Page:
Ask Dr. Nandi: Warmer Weather, Gastrointestinal Issues & COVID-19

Posted at 5:58 PM, Apr 10, 2020
and last updated 2020-04-11 07:56:02-04

(WXYZ) — There’s a lot that still needs to be learned about the novel coronavirus that causes COVID-19. For example, should we expect to see the virus fade as the temperatures get warmer?

When we think about common upper respiratory infections like the flu and colds, we know that these illnesses hit harder in the winter, and the risk goes away when spring and summer arrive. That’s because the increased sunlight does two things – it boosts your natural Vitamin D levels, which in turn boosts your immune system … and the UV rays help kill the flu and cold viruses.

But unfortunately, that doesn’t appear to be the case with COVID-19. The U.S. National Academy of Sciences says the virus has spread rapidly in countries that are currently experiencing summer temperatures, like Iran and Australia.

Plus, a new study out of China supports that idea. It found that the transmission of the coronavirus did not seem to change in cities where the temperatures and humidity were higher.

Now, there have been experimental laboratory studies that show higher temperatures and humidity levels may reduce the survival of the COVID-19 virus. But there are many other factors at play when we talk about person-to-person spread of the virus. And scientists agree that more long-term studies are needed.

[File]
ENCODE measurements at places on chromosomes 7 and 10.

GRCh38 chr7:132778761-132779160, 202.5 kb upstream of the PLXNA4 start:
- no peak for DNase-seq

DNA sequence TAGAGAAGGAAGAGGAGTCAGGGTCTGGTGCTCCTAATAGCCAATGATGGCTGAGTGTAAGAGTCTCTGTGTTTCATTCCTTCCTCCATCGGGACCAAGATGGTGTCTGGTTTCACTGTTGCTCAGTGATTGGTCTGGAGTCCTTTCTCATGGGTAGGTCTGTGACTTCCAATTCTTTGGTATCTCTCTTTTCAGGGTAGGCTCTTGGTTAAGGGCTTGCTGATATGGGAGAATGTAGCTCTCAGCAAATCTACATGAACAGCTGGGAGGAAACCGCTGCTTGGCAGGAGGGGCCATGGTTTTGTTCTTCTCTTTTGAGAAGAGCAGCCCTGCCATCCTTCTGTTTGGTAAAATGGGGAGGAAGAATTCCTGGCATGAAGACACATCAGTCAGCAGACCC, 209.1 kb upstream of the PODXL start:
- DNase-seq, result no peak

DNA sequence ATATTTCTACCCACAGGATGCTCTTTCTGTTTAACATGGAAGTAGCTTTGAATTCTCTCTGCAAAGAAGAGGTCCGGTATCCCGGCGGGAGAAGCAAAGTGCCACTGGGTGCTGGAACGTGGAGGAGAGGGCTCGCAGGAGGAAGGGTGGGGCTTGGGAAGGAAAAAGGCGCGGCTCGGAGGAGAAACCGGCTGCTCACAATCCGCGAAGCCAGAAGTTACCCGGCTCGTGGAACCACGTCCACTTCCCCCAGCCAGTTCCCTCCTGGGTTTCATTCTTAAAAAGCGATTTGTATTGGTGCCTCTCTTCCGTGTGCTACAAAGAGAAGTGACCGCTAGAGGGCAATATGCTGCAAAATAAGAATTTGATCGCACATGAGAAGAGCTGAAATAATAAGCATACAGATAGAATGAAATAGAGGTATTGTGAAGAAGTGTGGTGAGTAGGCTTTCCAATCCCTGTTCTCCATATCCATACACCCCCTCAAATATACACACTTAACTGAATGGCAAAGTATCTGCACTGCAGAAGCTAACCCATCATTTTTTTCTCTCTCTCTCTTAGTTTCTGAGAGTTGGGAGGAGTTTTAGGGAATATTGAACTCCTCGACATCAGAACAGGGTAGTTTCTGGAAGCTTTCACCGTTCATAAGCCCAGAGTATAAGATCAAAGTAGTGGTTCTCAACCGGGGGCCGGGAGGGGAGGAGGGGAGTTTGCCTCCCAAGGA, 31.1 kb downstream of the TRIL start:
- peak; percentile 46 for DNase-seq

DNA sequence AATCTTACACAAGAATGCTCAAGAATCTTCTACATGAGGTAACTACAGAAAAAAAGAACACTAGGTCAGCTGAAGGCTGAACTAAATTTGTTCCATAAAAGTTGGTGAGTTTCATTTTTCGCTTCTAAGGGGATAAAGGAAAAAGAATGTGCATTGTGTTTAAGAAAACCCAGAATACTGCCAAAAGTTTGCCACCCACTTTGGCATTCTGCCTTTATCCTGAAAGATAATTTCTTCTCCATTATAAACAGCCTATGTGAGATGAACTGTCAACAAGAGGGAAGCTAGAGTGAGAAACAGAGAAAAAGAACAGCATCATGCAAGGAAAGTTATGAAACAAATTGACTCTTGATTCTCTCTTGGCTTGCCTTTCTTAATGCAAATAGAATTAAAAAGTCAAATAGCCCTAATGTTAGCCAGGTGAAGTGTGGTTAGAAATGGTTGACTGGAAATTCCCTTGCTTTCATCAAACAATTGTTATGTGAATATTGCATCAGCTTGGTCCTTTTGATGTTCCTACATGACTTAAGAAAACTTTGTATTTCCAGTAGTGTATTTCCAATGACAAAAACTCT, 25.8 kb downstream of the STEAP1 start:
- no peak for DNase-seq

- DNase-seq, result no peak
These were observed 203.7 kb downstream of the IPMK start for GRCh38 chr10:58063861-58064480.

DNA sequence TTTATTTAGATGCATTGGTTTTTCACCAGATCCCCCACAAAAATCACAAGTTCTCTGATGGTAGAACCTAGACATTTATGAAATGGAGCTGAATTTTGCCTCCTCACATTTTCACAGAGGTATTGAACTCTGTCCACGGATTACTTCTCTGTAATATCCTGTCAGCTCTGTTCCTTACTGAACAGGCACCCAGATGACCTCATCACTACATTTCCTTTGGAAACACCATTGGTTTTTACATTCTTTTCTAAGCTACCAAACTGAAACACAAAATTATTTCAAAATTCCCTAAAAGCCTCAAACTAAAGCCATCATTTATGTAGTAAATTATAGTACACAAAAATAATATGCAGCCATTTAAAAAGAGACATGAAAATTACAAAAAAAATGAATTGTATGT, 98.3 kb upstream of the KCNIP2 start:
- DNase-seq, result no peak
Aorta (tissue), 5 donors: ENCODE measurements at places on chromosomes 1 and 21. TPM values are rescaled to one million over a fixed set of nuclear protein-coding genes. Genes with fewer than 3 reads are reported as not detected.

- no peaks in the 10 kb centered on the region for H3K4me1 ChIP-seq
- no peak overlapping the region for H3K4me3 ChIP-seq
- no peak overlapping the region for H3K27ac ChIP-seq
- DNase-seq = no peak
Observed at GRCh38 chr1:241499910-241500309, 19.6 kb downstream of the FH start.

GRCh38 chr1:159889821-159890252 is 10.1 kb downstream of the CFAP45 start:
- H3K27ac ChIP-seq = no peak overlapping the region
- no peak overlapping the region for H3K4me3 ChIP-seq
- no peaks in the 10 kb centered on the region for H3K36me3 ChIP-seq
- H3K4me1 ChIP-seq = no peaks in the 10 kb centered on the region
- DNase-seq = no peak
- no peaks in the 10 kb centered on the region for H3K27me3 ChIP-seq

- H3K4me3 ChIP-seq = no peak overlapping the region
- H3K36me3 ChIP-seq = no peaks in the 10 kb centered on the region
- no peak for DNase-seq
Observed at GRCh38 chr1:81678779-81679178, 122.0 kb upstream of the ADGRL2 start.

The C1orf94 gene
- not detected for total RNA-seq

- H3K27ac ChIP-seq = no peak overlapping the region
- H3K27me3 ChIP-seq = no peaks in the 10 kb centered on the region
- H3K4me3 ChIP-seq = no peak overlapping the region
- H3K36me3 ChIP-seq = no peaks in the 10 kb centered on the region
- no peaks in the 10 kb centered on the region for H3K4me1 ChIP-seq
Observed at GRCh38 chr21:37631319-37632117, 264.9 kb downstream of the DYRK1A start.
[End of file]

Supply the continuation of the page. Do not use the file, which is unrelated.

So, the bottom line: It’s premature to think that warmer weather will control COVID-19. Until a vaccine and treatment are developed, social distancing remains one of the most effective ways to reduce the coronavirus transmission.

We’re learning that gastrointestinal problems are occurring in some people with COVID-19. Researchers in China found that 18% of patients experienced digestive issues. These were typically mild cases of COVID and in some cases, those were the only symptoms they had. These patients sought medical care much later than those who had the more typical symptoms associated with the coronavirus.

This is vital information, because it means people who have a sudden onset of digestive problems, such as diarrhea, nausea and vomiting should speak with their doctor to decide if they should get tested or self quarantine.

However, it is important to note that just because you have digestive issues, it doesn’t mean that you have the coronavirus. However, your health professional may consider testing if you’ve had contact with someone who has COVID-19.

Tune in this Sunday for an all-new Dr. Nandi Show all about "Natural Remedies for Common Ailments"! Dr. Partha Nandi, MD talks with various practitioners who use natural remedies to cure common ailments. Dr. Mary Clifton is a proponent of the many uses of CBD oil while Tisheama Williams owns and operates a natural healing store. Carly Stein tells us how she harnesses the power of bees to heal. And Dr. Kierra Barr discusses the importance of treating the skin naturally. Plus, Beth Greer helps us discover how to remove hidden dangers from the home. Watch this Sunday, April 12th at 1 pm

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View a global coronavirus tracker with data from Johns Hopkins University.

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See complete coverage on our Coronavirus Continuing Coverage page.